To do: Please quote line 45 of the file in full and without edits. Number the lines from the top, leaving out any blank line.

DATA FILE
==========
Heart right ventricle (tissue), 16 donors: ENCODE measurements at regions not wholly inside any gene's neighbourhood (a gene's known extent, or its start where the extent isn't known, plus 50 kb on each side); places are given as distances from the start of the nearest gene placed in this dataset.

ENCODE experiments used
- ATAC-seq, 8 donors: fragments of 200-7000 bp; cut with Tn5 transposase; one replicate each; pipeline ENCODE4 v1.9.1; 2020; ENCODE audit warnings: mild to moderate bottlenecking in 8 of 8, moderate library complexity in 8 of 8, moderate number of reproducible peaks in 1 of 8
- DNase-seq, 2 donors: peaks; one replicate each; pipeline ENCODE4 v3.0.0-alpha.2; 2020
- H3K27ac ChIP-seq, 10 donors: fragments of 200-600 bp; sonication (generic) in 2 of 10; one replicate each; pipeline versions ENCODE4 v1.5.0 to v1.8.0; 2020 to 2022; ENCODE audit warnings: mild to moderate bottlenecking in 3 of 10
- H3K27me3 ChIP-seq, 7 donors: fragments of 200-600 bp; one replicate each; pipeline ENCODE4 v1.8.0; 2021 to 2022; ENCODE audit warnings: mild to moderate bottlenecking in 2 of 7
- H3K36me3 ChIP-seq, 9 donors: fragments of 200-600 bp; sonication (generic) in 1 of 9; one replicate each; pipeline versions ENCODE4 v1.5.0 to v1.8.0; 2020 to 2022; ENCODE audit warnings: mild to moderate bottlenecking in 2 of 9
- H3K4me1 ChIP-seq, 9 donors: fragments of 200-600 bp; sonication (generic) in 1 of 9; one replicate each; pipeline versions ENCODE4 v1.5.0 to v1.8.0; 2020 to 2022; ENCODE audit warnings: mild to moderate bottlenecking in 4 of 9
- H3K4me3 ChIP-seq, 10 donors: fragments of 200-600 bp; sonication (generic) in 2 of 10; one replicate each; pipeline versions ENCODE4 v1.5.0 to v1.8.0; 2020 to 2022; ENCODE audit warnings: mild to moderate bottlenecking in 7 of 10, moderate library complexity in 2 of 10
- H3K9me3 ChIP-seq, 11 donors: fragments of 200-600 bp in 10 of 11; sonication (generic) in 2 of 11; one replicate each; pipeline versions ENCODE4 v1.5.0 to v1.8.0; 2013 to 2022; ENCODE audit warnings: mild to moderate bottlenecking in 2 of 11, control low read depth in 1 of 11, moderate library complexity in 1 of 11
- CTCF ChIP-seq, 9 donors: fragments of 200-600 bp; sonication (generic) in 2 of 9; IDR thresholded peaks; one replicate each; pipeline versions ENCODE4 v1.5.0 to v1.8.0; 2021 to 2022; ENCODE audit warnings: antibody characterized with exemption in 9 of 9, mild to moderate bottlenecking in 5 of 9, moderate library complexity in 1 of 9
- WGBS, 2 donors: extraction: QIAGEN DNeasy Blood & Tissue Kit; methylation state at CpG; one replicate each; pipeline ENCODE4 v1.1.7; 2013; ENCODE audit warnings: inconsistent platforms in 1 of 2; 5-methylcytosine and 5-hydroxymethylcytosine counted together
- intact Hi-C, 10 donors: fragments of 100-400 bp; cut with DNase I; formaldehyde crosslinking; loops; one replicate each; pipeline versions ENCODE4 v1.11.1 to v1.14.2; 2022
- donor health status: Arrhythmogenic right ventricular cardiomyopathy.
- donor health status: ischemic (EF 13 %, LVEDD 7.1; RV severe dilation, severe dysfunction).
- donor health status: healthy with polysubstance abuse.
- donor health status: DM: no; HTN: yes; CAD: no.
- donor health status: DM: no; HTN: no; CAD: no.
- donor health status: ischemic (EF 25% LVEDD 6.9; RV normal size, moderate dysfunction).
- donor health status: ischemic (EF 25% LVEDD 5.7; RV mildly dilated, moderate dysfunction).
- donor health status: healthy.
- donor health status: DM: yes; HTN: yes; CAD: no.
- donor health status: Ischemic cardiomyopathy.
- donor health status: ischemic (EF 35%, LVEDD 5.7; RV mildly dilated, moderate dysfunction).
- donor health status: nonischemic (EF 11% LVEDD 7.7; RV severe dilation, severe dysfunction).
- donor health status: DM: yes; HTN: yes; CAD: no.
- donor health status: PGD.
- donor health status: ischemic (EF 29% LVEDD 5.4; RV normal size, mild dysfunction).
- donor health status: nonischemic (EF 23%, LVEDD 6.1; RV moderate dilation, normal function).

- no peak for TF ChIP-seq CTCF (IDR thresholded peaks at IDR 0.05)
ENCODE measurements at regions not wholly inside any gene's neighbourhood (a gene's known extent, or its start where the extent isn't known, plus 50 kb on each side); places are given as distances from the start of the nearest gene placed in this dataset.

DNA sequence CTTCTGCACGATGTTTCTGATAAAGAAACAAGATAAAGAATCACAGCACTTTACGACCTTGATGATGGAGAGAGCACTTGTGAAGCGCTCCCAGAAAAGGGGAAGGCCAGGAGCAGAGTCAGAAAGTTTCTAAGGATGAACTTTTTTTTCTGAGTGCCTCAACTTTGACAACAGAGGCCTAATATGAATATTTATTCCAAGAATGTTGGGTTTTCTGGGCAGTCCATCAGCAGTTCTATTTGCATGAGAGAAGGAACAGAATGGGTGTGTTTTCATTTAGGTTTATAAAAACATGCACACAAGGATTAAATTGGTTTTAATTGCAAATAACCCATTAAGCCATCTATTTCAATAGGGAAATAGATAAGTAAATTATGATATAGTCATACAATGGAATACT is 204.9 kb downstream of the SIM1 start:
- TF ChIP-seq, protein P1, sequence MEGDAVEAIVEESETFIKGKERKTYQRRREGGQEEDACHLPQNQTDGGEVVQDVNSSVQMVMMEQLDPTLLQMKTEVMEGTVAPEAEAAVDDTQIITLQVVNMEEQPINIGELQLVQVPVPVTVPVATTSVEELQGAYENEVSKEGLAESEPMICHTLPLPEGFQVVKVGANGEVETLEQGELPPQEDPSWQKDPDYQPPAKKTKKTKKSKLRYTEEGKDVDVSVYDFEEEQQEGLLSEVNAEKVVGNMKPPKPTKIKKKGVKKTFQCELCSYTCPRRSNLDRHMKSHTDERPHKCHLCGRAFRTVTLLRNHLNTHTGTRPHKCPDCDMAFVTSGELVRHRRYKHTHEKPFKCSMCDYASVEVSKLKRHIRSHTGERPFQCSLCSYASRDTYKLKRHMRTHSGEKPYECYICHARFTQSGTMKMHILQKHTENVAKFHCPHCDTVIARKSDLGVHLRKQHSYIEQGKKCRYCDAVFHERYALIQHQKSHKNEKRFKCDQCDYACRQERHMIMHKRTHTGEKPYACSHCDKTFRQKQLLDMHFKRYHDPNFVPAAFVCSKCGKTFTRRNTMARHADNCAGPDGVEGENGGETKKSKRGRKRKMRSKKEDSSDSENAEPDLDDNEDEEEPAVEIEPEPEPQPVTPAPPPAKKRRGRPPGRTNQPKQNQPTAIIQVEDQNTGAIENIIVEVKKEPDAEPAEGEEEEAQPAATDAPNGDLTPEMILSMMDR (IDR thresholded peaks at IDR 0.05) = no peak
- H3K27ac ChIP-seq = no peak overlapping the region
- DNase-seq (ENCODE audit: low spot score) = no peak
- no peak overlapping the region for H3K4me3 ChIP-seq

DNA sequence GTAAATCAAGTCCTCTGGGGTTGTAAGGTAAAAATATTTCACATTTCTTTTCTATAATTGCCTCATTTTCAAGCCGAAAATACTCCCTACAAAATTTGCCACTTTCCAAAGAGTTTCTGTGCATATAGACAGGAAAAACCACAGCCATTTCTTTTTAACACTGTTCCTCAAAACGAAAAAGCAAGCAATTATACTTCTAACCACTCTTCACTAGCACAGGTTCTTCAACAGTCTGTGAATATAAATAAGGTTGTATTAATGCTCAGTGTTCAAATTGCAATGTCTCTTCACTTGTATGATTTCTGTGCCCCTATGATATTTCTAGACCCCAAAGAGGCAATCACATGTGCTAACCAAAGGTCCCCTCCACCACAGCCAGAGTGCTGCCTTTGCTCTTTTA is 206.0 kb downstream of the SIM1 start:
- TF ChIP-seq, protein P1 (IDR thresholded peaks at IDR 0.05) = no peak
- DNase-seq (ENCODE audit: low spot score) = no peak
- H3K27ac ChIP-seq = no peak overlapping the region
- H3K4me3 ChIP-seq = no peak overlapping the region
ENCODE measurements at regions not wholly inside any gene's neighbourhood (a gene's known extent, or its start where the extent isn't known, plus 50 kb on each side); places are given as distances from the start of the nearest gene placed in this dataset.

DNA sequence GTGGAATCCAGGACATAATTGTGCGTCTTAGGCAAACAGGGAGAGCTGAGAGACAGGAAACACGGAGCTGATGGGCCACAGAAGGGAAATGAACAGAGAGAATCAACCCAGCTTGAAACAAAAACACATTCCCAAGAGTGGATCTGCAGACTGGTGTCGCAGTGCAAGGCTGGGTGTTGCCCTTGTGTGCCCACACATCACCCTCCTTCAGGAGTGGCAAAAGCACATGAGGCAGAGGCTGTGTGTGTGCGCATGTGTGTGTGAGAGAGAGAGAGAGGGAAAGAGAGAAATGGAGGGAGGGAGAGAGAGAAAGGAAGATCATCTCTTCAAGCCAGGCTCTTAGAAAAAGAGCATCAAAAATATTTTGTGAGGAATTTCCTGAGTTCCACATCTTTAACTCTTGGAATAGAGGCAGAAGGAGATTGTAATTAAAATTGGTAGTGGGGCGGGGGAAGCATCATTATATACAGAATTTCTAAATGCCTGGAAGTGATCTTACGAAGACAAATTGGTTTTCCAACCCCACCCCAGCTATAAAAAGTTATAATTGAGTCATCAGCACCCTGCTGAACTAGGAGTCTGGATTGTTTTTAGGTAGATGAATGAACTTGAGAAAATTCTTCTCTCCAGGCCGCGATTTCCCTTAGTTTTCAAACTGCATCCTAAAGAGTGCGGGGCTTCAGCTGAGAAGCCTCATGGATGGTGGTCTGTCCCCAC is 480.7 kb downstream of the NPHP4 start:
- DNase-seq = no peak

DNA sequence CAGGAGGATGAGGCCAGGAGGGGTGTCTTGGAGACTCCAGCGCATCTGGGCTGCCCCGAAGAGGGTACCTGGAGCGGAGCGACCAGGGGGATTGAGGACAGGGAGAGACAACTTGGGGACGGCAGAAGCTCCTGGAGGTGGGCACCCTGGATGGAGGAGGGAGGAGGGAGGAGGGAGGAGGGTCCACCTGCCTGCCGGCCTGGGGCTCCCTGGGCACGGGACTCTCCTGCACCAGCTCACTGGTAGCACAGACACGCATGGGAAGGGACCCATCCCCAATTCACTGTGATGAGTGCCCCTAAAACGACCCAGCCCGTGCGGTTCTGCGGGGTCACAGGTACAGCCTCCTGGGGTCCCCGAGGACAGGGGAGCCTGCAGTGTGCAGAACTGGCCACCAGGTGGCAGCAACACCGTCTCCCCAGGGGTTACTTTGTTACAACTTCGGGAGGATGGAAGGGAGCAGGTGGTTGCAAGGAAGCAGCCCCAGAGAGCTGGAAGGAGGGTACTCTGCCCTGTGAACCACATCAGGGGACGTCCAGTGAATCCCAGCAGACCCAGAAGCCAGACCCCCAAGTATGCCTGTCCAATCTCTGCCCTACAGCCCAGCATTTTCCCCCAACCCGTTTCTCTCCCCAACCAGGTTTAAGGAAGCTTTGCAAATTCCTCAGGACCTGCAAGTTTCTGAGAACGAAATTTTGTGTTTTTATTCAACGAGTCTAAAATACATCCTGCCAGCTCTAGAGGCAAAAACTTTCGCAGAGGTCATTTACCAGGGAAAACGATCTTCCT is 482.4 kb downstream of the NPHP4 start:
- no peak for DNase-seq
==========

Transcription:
DNA sequence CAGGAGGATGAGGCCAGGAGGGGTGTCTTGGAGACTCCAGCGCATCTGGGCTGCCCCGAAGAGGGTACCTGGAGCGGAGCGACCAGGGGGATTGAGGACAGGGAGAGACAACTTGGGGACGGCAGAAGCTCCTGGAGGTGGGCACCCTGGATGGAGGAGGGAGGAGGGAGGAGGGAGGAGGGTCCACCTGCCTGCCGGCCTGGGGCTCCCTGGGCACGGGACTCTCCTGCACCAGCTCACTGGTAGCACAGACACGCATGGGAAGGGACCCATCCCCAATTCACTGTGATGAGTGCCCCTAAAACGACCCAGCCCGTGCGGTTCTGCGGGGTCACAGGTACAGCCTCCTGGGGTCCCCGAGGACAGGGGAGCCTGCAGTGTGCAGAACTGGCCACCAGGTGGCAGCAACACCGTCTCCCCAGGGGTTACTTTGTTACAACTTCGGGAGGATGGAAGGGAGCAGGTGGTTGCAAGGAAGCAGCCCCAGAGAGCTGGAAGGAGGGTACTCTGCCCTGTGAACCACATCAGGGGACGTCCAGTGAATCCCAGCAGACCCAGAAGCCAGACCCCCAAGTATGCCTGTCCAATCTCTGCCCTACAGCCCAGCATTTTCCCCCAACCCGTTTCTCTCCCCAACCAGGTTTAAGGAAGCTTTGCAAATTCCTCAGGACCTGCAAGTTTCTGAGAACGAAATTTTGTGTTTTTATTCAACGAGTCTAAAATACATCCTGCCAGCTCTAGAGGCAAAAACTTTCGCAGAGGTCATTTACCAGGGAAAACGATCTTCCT is 482.4 kb downstream of the NPHP4 start: